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Volume 23, issue 1
Ann. Geophys., 23, 55–74, 2005
https://doi.org/10.5194/angeo-23-55-2005
© Author(s) 2005. This work is distributed under
the Creative Commons Attribution 3.0 License.

Special issue: Eleventh International EISCAT Workshop

Ann. Geophys., 23, 55–74, 2005
https://doi.org/10.5194/angeo-23-55-2005
© Author(s) 2005. This work is distributed under
the Creative Commons Attribution 3.0 License.

  31 Jan 2005

31 Jan 2005

An interferometer experiment to explore the aspect angle dependence of stimulated electromagnetic emission spectra

Isham1, Hagfors2, Khudukon3, Yu. Yurik3, Tereshchenko3, Rietveld4, Belyey5, Grill6, La Hoz5, Brekke5, and Heinselman7 Isham et al.
  • 1Interamerican University, Bayamón, Puerto Rico, USA
  • 2Max-Planck Institut für Sonnensystemforschung, Katlenburg-Lindau, Germany
  • 3Polar Geophysical Institute, Murmansk, Russia
  • 4EISCAT Scientific Association, Ramfjordbotn, Norway
  • 5University of Tromsø, Tromsø, Norway
  • 6Lancaster University, Lancaster, UK
  • 7SRI International, Menlo Park, California, USA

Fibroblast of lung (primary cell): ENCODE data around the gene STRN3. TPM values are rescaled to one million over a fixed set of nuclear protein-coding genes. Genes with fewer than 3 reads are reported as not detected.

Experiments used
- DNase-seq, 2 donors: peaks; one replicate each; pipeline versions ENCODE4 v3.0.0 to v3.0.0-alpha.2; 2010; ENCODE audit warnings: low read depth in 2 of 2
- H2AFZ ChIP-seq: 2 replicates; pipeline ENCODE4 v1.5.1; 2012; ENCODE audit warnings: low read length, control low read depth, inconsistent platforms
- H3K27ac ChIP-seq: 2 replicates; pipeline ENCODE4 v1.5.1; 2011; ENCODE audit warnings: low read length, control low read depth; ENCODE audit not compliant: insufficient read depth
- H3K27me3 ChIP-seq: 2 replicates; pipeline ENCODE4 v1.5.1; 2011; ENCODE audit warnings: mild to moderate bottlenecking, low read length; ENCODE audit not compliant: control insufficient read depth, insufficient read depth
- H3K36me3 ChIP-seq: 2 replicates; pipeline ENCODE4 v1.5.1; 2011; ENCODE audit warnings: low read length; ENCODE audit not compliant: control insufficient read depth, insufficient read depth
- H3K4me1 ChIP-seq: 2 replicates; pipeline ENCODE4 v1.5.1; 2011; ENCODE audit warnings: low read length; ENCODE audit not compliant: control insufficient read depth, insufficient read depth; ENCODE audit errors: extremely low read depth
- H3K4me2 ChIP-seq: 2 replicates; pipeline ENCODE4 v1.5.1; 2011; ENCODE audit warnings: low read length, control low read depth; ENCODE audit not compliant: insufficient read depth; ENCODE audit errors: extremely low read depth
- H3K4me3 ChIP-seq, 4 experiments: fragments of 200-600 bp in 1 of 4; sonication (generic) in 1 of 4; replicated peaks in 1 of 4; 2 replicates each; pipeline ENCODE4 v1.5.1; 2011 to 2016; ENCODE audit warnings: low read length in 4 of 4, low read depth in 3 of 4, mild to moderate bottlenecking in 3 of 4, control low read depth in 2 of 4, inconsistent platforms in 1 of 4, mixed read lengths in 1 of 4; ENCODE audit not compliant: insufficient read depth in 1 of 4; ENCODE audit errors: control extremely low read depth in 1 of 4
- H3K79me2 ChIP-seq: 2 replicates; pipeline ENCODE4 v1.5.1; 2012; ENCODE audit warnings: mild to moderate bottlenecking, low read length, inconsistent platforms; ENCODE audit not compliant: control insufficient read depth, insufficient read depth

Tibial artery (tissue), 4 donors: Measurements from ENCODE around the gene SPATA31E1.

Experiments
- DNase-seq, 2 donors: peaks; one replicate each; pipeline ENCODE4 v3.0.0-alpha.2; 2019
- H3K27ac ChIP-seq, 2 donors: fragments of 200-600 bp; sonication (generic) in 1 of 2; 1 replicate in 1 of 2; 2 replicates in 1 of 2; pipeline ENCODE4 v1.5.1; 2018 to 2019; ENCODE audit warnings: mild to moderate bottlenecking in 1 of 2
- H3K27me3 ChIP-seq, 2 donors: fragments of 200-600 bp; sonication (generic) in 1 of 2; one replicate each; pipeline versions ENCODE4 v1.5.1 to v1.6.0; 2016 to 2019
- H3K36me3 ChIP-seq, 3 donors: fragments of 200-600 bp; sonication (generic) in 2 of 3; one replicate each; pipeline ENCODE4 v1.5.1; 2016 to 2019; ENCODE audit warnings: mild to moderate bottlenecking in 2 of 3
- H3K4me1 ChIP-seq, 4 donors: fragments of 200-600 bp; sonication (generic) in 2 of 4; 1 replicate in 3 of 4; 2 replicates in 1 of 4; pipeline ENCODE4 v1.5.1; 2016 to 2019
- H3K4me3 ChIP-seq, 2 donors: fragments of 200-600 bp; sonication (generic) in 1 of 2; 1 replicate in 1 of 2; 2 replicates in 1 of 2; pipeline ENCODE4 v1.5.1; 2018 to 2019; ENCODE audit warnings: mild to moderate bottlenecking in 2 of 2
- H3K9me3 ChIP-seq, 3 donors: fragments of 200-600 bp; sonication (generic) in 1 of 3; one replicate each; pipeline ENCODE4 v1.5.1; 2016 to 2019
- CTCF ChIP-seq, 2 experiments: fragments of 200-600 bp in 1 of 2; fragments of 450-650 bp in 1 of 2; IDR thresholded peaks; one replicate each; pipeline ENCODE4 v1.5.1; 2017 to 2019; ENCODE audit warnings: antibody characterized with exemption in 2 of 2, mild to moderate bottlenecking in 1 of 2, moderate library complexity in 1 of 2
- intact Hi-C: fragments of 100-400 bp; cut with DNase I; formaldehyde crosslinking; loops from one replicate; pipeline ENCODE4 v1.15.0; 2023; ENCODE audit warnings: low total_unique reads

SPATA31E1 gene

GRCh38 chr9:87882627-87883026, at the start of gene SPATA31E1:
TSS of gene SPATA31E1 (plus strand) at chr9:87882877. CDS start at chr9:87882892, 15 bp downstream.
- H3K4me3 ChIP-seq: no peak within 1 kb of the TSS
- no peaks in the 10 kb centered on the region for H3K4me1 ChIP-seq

Abstract. When the Earth's ionosphere is irradiated by a radiofrequency (RF) electromagnetic wave of sufficiently high power density and tuned to match a natural E- or F-region plasma frequency, ionospheric magnetoionic wave modes may be excited and may generate RF electromagnetic sideband waves via nonlinear interactions. These secondary emissions, which may then escape from the ionosphere, have been termed stimulated electromagnetic emission or SEE. The frequency spectra of this radiation has been studied extensively, and a number of characteristic spectral features have been identified and in some cases related to particular plasma processes. The separation in frequency between the RF pump and the harmonics of the local electron gyrofrequency is critical in determining the amount of anomalous absorption suffered by the pump wave and the spectral properties of the stimulated sidebands. The pump can excite electrostatic waves which do not propagate away but can in some cases be observed via radio-wave scattering from the electron density fluctuations associated with them. These enhanced density fluctuations are created by processes commonly referred to as upper-hybrid and Langmuir turbulence. Langmuir turbulence has been the subject of 930-MHz scattering observations with antenna scanning through several pre-selected angles between the geographic and geomagnetic zenith directions, and a preference for pointing angles between the Spitze angle and geomagnetic field-aligned was identified. Other phenomena, such as the generation of enhanced electron temperatures and artificial aurora, have more recently been shown to have special behavior at similar angles, near but apparently not quite at field-aligned. In view of this evidence for angular structure in several pump-induced effects, in light of the rich variety of SEE phenomena strongly dependent on the geomagnetic field via the frequency interval between the pump and the gyrofrequency harmonics, and in view of the not yet understood but complex relationship between electrostatic fluctuations and SEE, it is of interest to investigate experimentally whether a similar angular structure is present in the various spectral features of the SEE signals and to compare the results with radar and other observations of RF-pump-induced effects. To this end we describe a simple two-element radio interferometer designed to search for aspect angle dependence of SEE features. We present an example of the initial data produced by this system, and draw preliminary conclusions based on the example data.

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